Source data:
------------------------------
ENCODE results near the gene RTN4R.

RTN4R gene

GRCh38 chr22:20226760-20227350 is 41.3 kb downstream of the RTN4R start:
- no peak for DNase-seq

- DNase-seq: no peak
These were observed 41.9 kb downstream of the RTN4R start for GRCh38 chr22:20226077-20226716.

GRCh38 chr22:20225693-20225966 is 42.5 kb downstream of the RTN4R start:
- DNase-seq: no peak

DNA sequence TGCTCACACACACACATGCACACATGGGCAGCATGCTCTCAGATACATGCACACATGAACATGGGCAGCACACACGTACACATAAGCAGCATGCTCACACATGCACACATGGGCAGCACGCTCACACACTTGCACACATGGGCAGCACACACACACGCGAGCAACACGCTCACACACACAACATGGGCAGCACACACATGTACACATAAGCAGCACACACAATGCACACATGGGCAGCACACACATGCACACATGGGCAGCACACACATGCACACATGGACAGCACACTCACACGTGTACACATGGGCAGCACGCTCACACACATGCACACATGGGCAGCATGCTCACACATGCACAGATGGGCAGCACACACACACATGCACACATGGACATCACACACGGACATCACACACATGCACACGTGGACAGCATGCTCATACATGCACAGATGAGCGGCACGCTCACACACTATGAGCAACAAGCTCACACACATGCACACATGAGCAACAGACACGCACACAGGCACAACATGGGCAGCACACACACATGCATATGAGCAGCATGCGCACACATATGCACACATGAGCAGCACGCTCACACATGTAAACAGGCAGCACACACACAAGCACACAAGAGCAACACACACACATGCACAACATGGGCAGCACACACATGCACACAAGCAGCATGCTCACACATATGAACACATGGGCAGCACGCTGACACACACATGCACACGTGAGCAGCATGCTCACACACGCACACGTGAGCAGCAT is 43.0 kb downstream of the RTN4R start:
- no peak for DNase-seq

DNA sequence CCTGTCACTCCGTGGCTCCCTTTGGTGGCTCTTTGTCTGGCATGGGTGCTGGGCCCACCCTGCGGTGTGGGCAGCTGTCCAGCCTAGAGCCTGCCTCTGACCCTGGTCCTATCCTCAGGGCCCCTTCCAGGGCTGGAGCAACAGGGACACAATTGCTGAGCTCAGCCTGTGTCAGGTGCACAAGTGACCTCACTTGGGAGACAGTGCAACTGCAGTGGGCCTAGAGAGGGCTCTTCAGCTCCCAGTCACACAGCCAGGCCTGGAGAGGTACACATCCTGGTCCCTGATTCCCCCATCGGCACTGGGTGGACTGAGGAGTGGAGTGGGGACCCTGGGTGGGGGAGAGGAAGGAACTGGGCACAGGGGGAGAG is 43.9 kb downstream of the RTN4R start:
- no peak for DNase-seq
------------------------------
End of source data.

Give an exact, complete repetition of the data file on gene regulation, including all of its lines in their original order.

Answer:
ENCODE results near the gene RTN4R.

RTN4R gene

GRCh38 chr22:20226760-20227350 is 41.3 kb downstream of the RTN4R start:
- no peak for DNase-seq

- DNase-seq: no peak
These were observed 41.9 kb downstream of the RTN4R start for GRCh38 chr22:20226077-20226716.

GRCh38 chr22:20225693-20225966 is 42.5 kb downstream of the RTN4R start:
- DNase-seq: no peak

DNA sequence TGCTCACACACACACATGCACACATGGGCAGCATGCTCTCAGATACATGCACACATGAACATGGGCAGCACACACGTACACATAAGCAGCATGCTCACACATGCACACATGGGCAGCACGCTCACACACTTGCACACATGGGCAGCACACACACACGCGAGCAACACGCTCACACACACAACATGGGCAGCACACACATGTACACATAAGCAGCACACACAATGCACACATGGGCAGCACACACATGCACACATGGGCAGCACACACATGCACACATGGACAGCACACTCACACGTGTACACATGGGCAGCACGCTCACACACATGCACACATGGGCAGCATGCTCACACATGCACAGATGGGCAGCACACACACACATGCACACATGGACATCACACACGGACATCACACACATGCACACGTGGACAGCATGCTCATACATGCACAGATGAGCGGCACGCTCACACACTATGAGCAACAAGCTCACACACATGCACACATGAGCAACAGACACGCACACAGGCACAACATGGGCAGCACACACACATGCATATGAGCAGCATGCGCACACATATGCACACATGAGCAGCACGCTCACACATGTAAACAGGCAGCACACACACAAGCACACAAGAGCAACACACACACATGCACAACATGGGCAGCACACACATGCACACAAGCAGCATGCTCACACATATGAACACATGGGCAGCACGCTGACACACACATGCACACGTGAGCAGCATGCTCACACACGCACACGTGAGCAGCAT is 43.0 kb downstream of the RTN4R start:
- no peak for DNase-seq

DNA sequence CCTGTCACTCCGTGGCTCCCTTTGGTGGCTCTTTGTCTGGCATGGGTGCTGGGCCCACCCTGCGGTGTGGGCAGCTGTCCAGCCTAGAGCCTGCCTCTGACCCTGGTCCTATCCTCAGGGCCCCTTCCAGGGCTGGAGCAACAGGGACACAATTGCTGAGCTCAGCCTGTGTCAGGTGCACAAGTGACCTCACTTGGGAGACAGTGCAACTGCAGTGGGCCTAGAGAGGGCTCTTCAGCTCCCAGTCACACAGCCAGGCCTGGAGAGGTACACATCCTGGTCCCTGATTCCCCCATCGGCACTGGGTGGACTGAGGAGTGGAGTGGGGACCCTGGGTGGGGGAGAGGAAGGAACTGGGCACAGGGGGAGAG is 43.9 kb downstream of the RTN4R start:
- no peak for DNase-seq